The Mulligan

When I read articles like James Taranto’s trying to divine how Chief Justice Roberts will decide in King v. Burwell, I always find them amusing. While I am fully confident that the Chief Justice will decide according to sound legal principles and the merits of the case, I also remember Mr. Dooley’s century-old wisecrack that even the justices of the Supreme Court read the election returns.

Is he willing to give the White House a mulligan on the PPACA? How strong a case do they need to have? Will his voting in support of another strained argument support his previous decision on the PPACA or discredit it and the Supreme Court along with it? There are a lot of moving parts here.

2 comments… add one
  • PD Shaw Link

    I think it is odd that the legal blogosphere sifts the chicken bones to make these sorts of predictions. Does anybody remember the outrage reported when Scalia appeared to find no problem strip-searching a student for advil during oral argument? And then he ended up siding against the strip search in the actual decision. If I were willing to play, I would ask which lawyer got raked over the coals more in oral argument, and predict that he will win.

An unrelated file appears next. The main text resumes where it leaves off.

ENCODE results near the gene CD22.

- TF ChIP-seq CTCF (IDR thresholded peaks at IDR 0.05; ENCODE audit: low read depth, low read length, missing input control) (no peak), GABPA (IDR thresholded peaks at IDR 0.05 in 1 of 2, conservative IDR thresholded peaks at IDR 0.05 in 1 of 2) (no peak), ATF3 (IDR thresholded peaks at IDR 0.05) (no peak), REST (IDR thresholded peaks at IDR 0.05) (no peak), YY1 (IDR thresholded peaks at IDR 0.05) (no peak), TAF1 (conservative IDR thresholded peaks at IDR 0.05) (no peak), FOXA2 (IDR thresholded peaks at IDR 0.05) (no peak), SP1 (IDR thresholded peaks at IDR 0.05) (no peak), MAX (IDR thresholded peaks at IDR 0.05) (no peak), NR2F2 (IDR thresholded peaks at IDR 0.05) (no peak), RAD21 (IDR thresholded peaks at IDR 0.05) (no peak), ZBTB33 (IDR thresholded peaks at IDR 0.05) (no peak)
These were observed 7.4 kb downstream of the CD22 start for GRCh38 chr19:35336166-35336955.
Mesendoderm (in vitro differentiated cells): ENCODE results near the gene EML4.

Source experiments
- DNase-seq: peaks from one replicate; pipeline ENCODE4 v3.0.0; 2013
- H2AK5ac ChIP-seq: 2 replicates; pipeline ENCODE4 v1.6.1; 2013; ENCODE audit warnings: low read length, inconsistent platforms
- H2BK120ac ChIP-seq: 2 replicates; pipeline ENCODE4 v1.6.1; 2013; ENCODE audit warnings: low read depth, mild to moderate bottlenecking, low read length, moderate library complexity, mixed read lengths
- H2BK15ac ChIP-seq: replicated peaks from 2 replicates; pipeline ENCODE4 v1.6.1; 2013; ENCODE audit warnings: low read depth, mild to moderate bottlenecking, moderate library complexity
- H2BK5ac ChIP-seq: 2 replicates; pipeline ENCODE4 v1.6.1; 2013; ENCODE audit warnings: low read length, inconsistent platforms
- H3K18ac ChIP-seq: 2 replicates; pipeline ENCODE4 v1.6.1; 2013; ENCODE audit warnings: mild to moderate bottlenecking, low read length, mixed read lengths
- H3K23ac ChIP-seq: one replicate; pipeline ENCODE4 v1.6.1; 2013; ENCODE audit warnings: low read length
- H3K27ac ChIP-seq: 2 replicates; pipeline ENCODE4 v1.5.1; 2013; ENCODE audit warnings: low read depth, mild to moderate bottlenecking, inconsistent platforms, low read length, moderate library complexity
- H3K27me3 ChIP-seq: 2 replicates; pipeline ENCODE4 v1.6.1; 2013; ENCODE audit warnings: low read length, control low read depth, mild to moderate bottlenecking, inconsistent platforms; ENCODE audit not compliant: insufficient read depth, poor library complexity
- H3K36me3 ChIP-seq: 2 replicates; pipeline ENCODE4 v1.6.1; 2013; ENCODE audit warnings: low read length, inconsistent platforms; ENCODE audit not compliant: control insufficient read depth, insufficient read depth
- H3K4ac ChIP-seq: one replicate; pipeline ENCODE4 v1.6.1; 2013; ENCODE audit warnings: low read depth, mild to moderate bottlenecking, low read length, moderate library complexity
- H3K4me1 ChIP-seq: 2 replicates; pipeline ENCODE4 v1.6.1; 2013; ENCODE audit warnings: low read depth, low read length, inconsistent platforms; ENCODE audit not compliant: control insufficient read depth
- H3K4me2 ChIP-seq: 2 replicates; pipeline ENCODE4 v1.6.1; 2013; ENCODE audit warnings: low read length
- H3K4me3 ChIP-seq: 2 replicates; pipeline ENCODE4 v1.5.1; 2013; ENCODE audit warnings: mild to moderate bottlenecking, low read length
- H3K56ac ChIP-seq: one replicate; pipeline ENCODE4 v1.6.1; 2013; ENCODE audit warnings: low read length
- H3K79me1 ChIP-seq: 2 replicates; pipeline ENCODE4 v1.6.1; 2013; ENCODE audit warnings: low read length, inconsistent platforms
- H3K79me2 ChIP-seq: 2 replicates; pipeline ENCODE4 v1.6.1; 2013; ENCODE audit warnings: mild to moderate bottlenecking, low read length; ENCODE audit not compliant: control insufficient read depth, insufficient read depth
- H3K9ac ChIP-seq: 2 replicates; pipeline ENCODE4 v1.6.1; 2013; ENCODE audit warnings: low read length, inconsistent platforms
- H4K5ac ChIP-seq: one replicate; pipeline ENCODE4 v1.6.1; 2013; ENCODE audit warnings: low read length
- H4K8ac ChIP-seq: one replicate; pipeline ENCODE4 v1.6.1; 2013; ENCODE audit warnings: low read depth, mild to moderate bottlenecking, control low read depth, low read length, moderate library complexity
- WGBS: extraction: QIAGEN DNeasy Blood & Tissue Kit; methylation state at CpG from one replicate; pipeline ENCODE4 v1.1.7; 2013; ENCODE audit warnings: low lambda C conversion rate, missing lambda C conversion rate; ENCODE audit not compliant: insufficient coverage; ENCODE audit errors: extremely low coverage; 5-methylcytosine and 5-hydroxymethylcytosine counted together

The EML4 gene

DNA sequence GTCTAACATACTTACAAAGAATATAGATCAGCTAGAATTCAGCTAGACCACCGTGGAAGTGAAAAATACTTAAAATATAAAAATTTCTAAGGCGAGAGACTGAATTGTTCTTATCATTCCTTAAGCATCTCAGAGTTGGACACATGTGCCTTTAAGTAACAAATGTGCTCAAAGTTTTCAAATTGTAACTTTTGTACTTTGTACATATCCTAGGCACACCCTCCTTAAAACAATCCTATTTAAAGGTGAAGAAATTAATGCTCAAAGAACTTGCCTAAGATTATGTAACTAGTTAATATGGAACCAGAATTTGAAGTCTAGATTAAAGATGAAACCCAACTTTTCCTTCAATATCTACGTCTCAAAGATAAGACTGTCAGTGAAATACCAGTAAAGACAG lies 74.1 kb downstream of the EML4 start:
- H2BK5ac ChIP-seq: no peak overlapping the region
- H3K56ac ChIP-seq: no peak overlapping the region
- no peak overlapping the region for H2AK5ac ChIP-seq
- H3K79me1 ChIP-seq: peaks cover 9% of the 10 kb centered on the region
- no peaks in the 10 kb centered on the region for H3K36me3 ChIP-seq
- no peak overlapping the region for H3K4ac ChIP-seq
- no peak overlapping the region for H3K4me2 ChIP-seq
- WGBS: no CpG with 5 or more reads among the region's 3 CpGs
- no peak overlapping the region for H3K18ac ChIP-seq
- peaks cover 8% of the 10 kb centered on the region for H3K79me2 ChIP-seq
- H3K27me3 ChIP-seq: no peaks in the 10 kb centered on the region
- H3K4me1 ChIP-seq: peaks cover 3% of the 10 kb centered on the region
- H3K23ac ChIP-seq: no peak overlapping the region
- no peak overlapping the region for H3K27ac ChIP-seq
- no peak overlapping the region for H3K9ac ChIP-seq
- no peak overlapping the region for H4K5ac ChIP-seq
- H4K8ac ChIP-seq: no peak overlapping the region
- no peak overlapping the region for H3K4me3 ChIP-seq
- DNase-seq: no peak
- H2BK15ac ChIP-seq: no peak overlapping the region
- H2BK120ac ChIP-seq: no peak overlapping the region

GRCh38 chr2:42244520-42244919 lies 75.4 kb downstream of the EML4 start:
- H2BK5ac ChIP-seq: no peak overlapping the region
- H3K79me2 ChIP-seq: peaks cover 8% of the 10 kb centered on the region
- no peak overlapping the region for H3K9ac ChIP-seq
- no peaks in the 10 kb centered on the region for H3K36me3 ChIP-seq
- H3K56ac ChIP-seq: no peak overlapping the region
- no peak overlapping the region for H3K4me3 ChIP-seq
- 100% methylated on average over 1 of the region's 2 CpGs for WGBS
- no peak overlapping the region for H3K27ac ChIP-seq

• jan Link

    This USA Today piece, simplifies the current PPACA challenge being pondered before the SCOTUS.

    The King case has implications well beyond the particulars of the Affordable Care Act. Agencies are not free to rewrite the law. If Congress concludes it was a mistake to withhold tax credits in federal exchanges, there is but one solution: Congress must authorize tax credits in federal exchanges. The IRS cannot make this change through administrative fiat, nor should it be made through the courts.

    Any other interpretation leading to a ruling for the government, IMO, would be an unfortunate stretch of language exercised by what should be an impartial court.

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